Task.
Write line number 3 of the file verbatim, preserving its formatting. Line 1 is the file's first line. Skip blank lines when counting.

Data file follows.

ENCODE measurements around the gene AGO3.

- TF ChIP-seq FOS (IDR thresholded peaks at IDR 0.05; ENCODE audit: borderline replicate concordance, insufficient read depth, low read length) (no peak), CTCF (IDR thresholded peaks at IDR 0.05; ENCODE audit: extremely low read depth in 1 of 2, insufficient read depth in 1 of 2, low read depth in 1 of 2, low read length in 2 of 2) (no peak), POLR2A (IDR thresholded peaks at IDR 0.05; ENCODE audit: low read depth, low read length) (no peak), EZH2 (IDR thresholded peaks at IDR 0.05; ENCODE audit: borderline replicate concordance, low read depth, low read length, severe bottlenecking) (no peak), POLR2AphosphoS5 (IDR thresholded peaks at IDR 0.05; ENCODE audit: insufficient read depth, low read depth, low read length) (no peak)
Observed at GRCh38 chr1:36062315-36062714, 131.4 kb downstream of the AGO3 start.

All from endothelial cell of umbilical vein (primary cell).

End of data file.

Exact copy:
Observed at GRCh38 chr1:36062315-36062714, 131.4 kb downstream of the AGO3 start.